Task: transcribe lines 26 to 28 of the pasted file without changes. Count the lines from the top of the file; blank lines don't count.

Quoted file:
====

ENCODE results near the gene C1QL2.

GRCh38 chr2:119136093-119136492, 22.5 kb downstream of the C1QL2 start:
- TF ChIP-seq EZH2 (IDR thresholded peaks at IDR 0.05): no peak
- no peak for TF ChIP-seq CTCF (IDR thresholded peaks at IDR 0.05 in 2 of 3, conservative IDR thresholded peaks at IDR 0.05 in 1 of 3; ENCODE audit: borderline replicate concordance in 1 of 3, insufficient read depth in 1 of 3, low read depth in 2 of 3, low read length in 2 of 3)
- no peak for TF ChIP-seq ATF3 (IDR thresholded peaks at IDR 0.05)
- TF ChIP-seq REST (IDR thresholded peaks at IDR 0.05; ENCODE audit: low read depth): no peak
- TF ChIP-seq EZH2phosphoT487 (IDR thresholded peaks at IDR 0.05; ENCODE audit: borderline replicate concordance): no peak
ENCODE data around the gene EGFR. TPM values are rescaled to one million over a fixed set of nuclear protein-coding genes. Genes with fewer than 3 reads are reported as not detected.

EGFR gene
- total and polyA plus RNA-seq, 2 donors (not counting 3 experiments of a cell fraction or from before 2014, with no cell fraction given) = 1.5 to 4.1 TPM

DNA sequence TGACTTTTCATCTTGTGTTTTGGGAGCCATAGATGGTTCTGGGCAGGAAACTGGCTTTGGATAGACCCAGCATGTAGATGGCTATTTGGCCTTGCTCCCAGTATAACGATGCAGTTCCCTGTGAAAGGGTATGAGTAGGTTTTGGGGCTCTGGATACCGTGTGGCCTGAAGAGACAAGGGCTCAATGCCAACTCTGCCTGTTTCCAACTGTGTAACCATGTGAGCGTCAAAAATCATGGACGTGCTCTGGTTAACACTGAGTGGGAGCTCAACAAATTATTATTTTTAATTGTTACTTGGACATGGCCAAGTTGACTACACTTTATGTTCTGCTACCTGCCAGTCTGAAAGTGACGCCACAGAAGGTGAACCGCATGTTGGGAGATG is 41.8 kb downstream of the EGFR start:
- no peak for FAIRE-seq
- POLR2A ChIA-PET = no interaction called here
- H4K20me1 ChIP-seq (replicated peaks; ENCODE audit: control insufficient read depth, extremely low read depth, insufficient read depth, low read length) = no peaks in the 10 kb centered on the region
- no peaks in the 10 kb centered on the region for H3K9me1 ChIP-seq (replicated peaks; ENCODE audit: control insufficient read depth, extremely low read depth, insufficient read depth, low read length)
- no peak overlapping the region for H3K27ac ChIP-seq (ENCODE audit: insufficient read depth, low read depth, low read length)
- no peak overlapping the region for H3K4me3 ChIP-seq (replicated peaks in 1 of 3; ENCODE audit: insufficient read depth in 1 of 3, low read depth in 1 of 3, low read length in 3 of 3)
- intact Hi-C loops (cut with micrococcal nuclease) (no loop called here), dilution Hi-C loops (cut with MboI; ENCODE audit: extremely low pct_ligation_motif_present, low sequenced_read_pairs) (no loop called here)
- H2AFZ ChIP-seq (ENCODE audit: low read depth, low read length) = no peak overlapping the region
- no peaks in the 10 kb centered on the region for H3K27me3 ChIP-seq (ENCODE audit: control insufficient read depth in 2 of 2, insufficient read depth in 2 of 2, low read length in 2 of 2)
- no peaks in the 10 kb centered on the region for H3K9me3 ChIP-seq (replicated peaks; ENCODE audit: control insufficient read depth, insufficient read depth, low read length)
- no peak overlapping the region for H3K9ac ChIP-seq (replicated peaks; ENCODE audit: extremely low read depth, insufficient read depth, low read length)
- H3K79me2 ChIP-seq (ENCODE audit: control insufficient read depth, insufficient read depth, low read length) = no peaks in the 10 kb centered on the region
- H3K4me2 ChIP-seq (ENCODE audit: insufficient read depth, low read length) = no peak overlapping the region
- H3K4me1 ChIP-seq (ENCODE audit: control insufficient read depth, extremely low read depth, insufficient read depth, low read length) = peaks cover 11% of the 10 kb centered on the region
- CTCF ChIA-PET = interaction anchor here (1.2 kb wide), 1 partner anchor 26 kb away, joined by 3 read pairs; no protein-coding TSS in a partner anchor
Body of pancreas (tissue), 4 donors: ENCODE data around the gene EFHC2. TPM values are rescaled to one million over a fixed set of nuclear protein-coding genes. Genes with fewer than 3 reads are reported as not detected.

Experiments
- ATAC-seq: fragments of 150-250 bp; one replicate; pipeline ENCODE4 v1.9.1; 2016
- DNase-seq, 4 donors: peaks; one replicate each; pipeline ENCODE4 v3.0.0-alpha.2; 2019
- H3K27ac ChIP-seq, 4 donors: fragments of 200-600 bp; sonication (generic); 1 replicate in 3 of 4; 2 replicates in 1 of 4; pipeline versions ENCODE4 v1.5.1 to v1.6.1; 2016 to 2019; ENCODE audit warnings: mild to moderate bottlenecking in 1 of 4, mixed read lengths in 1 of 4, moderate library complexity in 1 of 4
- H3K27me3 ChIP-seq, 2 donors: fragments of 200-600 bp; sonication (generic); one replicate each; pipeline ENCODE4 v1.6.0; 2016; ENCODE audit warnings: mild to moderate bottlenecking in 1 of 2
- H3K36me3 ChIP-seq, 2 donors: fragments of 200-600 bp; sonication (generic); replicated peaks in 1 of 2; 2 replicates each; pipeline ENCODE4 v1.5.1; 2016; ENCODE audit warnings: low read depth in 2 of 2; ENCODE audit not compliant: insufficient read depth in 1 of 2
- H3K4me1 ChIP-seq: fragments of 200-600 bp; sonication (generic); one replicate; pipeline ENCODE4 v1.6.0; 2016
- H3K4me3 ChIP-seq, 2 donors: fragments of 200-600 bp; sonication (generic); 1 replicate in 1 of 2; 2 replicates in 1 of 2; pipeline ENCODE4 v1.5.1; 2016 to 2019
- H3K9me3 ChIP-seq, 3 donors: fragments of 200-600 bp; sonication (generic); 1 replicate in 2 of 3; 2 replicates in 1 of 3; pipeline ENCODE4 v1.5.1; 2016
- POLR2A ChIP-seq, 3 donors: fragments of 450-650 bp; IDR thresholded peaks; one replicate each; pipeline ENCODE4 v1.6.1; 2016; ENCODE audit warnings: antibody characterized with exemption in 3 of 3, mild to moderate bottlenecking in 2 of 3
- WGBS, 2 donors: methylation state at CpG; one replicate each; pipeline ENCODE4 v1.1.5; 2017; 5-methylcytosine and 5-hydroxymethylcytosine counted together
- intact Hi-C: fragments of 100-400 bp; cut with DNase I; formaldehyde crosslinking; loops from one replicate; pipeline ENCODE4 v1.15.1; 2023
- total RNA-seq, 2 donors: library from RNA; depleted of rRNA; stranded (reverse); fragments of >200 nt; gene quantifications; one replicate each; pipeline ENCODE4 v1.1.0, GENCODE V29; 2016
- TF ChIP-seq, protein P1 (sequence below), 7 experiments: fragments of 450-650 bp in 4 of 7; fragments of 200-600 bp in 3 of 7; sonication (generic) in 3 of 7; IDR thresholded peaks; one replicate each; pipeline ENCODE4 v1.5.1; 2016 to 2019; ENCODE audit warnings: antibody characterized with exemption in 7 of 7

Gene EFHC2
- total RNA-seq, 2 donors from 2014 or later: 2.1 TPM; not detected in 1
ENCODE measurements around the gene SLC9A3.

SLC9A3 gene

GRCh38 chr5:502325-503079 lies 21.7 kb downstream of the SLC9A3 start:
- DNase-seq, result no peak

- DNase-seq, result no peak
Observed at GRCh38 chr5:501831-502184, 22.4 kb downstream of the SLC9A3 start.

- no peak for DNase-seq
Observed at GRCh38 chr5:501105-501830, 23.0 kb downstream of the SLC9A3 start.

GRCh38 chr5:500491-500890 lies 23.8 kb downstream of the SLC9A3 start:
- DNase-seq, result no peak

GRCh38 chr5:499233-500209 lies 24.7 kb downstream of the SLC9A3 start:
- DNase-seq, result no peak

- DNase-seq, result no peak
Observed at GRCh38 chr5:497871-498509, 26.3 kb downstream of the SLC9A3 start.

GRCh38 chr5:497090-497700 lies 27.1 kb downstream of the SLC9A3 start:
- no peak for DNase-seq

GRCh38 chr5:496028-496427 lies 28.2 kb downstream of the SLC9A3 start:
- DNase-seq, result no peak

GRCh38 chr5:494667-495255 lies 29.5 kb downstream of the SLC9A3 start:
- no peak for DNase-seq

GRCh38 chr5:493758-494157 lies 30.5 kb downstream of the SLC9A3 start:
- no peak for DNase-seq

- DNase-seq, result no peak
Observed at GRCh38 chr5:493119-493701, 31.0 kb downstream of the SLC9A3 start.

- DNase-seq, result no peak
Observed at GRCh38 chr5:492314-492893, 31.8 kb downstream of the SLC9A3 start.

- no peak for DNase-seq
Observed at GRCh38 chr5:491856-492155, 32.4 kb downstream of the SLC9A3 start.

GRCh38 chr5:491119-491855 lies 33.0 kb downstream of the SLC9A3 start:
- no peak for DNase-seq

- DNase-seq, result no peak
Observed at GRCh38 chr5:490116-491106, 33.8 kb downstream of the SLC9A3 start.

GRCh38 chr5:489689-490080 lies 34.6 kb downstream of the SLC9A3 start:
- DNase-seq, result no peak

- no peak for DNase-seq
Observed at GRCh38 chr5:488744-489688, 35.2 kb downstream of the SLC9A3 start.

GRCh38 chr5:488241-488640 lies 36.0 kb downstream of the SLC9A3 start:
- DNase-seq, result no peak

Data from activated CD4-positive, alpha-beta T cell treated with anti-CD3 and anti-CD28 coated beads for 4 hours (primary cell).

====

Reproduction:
- CTCF ChIA-PET = interaction anchor here (1.2 kb wide), 1 partner anchor 26 kb away, joined by 3 read pairs; no protein-coding TSS in a partner anchor
Body of pancreas (tissue), 4 donors: ENCODE data around the gene EFHC2. TPM values are rescaled to one million over a fixed set of nuclear protein-coding genes. Genes with fewer than 3 reads are reported as not detected.

Experiments